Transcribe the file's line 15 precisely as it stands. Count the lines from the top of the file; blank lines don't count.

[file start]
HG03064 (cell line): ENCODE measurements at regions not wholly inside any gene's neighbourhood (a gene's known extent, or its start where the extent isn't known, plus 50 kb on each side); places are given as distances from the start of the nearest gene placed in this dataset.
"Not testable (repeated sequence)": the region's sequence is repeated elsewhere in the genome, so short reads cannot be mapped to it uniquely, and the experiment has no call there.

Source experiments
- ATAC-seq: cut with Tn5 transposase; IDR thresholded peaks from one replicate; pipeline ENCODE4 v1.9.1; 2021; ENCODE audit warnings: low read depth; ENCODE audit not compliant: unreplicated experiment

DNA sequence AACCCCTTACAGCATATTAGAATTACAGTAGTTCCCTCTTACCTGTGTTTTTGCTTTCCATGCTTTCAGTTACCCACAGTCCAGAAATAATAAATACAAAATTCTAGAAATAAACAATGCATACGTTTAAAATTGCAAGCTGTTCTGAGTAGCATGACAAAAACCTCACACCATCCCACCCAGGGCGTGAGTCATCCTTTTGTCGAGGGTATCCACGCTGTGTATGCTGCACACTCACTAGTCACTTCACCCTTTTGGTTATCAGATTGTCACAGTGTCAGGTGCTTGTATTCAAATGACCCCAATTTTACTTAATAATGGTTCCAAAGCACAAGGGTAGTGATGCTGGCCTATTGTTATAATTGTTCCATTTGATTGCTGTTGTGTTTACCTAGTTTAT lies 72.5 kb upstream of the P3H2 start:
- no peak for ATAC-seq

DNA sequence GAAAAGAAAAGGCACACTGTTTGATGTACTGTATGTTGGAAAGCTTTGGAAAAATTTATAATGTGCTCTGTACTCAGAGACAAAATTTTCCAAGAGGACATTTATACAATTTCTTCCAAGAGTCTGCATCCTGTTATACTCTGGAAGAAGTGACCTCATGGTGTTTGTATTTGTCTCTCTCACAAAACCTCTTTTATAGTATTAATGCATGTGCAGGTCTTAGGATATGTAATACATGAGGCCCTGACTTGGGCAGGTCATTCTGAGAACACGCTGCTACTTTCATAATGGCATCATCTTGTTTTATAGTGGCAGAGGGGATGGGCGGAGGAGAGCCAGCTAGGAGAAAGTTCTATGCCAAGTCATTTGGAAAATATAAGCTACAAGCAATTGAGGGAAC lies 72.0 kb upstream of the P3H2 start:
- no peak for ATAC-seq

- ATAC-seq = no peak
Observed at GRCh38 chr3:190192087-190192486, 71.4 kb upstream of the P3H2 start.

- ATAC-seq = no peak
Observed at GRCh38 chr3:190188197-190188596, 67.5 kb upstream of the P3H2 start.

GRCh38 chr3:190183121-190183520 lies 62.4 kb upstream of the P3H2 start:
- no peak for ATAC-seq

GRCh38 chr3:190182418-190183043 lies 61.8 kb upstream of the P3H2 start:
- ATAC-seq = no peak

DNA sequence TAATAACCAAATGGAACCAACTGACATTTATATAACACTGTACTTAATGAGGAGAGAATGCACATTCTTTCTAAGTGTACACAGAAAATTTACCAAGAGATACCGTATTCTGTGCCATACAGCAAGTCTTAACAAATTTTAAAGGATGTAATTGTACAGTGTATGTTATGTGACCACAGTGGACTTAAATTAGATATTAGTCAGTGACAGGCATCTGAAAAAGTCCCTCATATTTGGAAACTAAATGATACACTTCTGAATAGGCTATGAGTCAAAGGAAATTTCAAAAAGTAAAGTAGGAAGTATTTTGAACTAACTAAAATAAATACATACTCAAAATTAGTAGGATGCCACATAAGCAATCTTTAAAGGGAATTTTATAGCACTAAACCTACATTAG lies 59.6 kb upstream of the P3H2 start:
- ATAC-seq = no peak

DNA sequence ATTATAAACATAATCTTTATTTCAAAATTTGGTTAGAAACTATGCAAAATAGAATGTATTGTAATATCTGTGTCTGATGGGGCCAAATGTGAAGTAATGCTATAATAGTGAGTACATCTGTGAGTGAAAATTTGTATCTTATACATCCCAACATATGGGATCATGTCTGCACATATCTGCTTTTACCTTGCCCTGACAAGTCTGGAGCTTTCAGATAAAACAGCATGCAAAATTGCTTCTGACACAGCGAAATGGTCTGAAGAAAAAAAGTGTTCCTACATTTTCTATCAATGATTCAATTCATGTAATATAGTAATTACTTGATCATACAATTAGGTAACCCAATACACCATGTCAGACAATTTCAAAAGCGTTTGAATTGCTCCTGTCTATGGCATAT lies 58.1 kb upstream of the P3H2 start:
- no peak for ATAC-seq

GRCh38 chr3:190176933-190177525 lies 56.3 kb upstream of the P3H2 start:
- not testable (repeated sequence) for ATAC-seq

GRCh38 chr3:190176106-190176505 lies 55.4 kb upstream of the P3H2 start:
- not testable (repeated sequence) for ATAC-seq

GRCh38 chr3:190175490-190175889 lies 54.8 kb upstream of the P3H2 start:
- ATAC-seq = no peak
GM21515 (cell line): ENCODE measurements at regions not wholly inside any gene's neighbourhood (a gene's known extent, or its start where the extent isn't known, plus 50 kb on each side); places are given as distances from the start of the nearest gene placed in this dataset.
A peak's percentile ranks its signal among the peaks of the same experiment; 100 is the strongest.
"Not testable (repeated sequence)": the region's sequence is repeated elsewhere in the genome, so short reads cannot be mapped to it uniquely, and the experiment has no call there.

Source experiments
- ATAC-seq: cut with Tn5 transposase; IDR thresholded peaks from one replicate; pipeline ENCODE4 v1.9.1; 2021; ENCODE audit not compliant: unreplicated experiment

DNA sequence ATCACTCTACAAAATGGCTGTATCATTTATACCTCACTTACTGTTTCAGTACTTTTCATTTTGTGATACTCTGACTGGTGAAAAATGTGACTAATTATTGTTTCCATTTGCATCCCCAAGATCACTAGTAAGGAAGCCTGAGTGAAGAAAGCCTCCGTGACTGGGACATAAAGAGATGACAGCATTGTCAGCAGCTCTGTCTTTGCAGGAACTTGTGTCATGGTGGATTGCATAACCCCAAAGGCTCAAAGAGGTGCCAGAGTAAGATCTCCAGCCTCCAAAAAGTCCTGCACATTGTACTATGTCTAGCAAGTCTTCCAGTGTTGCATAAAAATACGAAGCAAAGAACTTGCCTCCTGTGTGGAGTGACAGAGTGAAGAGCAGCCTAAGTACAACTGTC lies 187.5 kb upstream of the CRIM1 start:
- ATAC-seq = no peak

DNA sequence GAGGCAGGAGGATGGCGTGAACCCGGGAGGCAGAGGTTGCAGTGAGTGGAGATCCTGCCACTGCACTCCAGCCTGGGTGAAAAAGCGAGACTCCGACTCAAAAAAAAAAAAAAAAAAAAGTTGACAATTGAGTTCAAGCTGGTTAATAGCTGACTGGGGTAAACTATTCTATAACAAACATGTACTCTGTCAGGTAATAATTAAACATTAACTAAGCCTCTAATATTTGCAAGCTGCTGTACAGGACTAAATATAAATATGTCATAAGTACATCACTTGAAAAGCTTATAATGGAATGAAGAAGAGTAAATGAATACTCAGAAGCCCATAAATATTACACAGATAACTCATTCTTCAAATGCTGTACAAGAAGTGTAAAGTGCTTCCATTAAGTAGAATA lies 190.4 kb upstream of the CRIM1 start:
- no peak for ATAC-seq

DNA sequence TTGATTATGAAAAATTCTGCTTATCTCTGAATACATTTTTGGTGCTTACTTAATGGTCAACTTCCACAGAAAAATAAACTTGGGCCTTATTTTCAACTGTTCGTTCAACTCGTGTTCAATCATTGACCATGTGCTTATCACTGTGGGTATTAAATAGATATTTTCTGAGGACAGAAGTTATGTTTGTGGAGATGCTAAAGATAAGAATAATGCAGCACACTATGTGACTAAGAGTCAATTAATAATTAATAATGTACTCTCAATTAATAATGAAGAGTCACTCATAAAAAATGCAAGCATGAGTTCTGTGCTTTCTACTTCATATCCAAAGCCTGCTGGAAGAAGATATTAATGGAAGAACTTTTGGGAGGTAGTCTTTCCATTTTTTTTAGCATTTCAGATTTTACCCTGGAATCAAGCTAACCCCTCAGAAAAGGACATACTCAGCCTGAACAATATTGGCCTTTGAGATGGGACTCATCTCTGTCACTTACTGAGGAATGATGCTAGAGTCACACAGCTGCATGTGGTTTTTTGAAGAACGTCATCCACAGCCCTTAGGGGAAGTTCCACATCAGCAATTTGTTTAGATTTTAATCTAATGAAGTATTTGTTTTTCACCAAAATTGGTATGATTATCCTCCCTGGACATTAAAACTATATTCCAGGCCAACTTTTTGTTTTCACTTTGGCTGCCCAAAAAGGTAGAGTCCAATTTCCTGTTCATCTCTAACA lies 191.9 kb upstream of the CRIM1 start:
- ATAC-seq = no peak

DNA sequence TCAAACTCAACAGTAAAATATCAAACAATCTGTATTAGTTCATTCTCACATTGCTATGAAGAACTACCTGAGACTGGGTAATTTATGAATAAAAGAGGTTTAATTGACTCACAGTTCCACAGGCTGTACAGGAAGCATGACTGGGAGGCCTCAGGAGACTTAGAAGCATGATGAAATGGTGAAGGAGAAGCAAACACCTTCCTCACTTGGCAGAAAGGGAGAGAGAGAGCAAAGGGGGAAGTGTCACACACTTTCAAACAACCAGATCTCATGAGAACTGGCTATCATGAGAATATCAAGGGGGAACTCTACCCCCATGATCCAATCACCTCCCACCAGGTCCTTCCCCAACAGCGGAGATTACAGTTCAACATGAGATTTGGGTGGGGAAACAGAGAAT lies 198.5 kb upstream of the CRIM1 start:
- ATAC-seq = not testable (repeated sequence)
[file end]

GRCh38 chr3:190182418-190183043 lies 61.8 kb upstream of the P3H2 start: